3.2 Megapixel Camera – The photos and the video from my snow trip earlier this week were almost all exclusively taken on the phone. The camera is really good, however I have yet to find out if it can zoom, and also it is slow to focus and actually take the photos so it is probably not much use for fast moving situations, plus no flash so you need some form of decent light to get a good photo.

USB connection to computer – Now this is cool, while connected to USB the phone can charge, you can use the phone like a flash drive accessing the 8GB MicroSD card inside it, you can also download all your photos and videos and stuff from the phone. But best of all through the use of PDANET you can tether internet off it. So if you are in a place where your laptop has no internet access you can plug in your phone and get access through the 3G network.

Powered by Google – I cannot begin to describe how awesome this is. Gmail at the touch of a button you can both read and send email. Google Talk on the go. YouTube built in, and the streaming of video through 3G is really quick and smooth too, you can also upload video to YouTube. Google Maps built in, and GPS to show you where you are. Oh and did I mention Google Gears built in too.

Android Market – You can download apps on the go. This reminds me of a very old 8mb Palm Pilot I had many years ago, so far I have installed a weather app, a battery meter, a fuel mileage calculator, virtual bible software, wordpress blogging software, a notepad, and a voice recorder.

Full Internet Access – Android comes with a web browser built in, but it is a little slow and can’t quite handle all websites 100% right. Never fear just download Opera Mini through the Marketplace, it is really fast, the GUI is a little hard to use but the way it displays websites is really good. Only crashed badly once (through my own doing).

Touch-screen and Keyboard – this is my only annoyance. I have big fingers and even with the screen rotated the keyboard is still hard to use. Also a lack of stylus or any place to buy one and place it onto the phone.

Overall 10/10 this phone really does rock, and it just simply amazing.


Okay, now there is no excuse for any geek or anyone with a keen interest in computers to not try out linux.

For the past year and a bit I have been playing around with Virtualbox and virtualization, the major problem here however is the speed of booting, and drivers etc as it is in an emulated/simulated environment.

Enter WUBI. Wubi is an installer that allows you to install Ubuntu and Linux Mint on an NTFS partiation and use the windows boot loader so it does absolute nothing to windows at all. And to make matters better you can access your windows files straight out of the box.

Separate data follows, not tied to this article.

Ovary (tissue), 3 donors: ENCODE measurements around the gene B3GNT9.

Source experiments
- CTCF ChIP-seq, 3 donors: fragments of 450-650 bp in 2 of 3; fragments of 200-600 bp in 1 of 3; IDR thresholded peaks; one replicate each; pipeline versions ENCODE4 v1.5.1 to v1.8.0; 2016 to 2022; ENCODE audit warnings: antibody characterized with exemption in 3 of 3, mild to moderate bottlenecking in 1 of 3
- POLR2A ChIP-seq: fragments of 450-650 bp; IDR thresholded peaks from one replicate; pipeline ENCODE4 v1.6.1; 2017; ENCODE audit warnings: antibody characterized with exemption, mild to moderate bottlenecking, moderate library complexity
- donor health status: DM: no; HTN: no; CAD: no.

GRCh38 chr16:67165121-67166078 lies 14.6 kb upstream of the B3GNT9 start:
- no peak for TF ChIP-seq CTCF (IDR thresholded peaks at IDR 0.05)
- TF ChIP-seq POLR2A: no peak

I have now had a WUBI Ubunutu set up for the past week and it is brilliant.

I am now trying a new distro called Linux Mint which is aimed at end users.

If you want some help getting it installed or just want to try it out just contact me, it is brilliant just really awesome.

Two and a Half Days in Melbourne

Ha ha ha and ho ho ho and a merry old land of OZ.


  • Got up at 2am to head to airport to check in for flight.
  • Arrived at Auckland Airport at 3.30am, checked in.
  • Departed Auckland at 6.10am
  • Flight was extremely bumpy, for the first time ever got Motion Sickness two and a half hours into the flight… so did lots of other people on the plane including an air hostess.
  • Landed 20 minutes early at 7.50am
  • Got on bus into Melbourne Central, arrived at Southern Cross Station.
  • Walked to hotel, stopped at Mc Donalds for breakfast, checked into hotel.
  • Went for a walk to look at town, found Federation Square, watched street perfomer, met up with friend.
  • Went on tramp ride around the city
  • Went on river cruise down the Yarra
  • Went back to hotel at 4pm, fell asleep while mum went shopping
  • Got woken by mum at 7pm, went out for dinner
  • Got back to hotel, watched Sky News
  • Went zzz


  • Mum set alarm for 7am, she woke to me cursing at it.
  • Had breakfast at Hotel, was really busy, lots of hungry hungry hippos.. people.
  • Caught tram to Vibration Training place.
  • Caught train to Dandenong
  • Visited friends house
  • Got driven to Sunnyvale
  • Checked out these awesome Asian supermarkets… Think St Lukes but all Asian, had a sugar cane drink
  • Got driven back to Caulfield
  • Caught train back to city, got off at Parliament Underground Station not 100% sure where we were.
  • Went shopping
  • Caught tram to St Kilda beach
  • Had dinner at St Kilda beach
  • Caught tram back to town, which went on train tracks as well as roads… so cool.
  • Watched Sky News and the 20/20 Cricket
  • Went zzz


  • Woke at 5am
  • Caught 5.45am tram to Southern Cross Station
  • Caught 6.15am bus to Airport
  • Checked in went shopping!!!
  • Flew back to Auckland at 9.25am
  • Landed in Auckland at 2.45pm
  • Mum went shopping again.
  • Got through customs just before 4pm.

Google Street View NZ

I can see my car!

And so much for invasion of privacy. If you are walking down the road and are in a compromising position, why didn’t you think before you got into the situation. Google Street View isn’t making get caught a new thing, just a new way for it to happen.